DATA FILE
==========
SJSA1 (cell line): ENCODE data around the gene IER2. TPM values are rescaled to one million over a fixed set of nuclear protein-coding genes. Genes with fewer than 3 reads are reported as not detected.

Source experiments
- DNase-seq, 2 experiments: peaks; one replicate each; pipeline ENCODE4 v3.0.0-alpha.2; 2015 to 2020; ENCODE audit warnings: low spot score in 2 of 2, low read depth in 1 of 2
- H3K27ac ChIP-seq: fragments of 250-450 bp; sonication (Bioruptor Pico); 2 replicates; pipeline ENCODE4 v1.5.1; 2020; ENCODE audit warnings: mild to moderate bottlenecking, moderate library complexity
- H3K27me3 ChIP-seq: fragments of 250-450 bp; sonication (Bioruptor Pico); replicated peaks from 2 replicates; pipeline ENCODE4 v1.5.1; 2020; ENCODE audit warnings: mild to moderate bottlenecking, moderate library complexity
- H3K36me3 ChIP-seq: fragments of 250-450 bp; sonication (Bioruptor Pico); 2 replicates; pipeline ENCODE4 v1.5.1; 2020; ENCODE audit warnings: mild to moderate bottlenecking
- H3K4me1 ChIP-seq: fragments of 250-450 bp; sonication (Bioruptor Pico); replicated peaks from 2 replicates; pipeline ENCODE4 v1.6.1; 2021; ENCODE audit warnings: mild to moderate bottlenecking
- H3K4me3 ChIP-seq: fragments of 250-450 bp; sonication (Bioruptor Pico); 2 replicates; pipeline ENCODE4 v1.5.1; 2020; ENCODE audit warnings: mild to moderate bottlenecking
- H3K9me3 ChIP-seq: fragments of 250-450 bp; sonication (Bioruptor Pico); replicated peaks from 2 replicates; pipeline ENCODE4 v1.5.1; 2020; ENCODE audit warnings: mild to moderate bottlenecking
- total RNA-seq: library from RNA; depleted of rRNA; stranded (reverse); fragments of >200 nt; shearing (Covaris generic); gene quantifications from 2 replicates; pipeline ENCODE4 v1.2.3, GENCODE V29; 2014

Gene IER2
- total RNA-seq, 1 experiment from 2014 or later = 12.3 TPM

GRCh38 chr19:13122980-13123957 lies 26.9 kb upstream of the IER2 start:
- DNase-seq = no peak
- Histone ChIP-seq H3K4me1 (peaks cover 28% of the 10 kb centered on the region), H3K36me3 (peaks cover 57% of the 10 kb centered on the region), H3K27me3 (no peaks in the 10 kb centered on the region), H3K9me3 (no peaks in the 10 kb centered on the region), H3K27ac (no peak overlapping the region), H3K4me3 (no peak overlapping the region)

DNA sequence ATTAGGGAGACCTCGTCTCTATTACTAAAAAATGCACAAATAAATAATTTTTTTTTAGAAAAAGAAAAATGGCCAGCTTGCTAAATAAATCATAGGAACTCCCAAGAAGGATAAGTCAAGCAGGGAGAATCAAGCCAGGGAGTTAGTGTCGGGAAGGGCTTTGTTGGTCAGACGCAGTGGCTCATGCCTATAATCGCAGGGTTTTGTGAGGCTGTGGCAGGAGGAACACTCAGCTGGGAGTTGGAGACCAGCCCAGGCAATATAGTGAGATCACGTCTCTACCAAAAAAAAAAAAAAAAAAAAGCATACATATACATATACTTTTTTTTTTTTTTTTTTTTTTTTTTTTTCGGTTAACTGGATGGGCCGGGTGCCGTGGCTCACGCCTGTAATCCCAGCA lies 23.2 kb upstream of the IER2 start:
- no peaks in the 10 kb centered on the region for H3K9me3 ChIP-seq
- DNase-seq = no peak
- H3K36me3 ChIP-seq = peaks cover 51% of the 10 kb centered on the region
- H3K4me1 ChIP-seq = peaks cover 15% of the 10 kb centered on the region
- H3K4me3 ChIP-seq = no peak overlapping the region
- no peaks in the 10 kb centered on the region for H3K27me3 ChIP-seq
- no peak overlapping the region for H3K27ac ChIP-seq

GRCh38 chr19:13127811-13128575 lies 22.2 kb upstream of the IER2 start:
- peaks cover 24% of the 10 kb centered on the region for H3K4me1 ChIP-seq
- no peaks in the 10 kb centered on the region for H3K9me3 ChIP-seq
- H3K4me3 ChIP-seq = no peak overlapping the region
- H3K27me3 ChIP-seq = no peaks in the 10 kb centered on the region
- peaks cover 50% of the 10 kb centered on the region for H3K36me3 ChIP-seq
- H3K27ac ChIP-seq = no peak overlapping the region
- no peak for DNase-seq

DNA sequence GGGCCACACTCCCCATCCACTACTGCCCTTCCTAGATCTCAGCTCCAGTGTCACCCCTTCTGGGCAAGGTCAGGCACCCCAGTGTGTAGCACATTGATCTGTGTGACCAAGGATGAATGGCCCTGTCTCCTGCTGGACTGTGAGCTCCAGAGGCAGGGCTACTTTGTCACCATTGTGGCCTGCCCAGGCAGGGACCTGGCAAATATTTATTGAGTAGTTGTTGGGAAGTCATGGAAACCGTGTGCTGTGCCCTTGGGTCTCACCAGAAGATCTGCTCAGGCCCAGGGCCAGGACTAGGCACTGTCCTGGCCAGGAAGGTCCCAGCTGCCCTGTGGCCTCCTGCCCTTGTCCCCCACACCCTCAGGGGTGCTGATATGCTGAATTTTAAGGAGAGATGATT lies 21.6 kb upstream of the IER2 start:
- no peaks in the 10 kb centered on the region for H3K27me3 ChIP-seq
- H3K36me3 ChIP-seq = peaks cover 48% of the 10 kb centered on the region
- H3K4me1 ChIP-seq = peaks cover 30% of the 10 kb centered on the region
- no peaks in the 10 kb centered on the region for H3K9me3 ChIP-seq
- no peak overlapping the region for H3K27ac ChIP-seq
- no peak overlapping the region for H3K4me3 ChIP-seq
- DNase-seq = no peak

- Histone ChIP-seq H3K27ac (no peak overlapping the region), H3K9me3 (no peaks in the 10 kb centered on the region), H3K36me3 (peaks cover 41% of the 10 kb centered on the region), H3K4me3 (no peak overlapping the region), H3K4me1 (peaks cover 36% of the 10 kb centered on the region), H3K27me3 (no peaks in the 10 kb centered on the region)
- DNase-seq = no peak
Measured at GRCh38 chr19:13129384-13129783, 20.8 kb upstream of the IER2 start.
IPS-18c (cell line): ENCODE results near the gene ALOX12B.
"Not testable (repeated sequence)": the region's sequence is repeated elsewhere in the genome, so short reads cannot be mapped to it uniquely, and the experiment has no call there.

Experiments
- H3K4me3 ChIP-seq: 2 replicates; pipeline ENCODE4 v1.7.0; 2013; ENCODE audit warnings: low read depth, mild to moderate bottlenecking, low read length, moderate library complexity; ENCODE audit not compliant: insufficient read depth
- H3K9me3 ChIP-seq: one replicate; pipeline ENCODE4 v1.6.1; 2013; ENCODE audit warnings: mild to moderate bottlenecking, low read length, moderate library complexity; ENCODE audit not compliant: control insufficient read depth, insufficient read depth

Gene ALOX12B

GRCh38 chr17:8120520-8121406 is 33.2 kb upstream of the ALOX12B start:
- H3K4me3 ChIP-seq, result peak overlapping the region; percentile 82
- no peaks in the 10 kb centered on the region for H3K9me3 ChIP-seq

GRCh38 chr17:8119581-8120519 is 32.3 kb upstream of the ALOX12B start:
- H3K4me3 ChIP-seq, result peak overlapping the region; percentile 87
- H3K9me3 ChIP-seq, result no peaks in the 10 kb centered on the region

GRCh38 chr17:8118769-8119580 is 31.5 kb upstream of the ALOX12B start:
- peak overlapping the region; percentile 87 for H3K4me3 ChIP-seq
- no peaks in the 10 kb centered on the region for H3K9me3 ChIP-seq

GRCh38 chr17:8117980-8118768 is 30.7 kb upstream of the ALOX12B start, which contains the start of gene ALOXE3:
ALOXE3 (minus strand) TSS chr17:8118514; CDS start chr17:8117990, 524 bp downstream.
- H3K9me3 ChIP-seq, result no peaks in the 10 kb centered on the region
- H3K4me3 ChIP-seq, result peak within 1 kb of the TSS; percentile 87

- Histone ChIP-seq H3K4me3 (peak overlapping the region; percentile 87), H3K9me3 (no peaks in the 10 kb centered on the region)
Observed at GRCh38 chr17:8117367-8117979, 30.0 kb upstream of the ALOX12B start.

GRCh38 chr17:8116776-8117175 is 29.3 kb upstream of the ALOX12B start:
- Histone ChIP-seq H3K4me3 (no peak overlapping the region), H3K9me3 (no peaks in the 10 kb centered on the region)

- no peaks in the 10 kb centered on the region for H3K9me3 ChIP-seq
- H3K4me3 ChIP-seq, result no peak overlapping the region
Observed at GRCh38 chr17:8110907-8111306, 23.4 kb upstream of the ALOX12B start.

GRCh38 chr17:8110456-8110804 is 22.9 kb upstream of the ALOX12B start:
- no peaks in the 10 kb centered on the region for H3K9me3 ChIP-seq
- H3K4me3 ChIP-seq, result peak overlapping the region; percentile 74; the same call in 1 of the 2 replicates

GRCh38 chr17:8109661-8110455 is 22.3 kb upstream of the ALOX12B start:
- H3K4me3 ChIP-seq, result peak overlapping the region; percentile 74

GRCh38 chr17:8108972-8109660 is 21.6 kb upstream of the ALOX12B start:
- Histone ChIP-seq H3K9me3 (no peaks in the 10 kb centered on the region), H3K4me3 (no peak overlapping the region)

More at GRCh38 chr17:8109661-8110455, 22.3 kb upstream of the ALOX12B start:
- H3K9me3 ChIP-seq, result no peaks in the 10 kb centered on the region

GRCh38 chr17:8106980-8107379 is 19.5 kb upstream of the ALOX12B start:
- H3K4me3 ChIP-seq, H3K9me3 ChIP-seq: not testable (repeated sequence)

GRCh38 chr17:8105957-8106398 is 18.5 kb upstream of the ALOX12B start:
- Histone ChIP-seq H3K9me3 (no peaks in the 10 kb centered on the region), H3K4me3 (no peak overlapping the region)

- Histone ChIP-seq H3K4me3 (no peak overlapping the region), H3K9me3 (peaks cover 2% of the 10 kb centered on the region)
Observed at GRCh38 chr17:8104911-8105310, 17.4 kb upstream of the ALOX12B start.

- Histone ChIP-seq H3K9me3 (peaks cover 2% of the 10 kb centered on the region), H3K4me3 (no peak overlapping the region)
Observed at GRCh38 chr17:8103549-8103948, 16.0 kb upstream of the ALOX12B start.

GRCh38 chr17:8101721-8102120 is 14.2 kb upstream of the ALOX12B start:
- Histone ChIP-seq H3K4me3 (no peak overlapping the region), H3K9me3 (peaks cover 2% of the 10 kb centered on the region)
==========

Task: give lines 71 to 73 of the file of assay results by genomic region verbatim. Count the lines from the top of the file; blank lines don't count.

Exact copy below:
- H3K4me3 ChIP-seq, result peak overlapping the region; percentile 74; the same call in 1 of the 2 replicates

GRCh38 chr17:8109661-8110455 is 22.3 kb upstream of the ALOX12B start:
- H3K4me3 ChIP-seq, result peak overlapping the region; percentile 74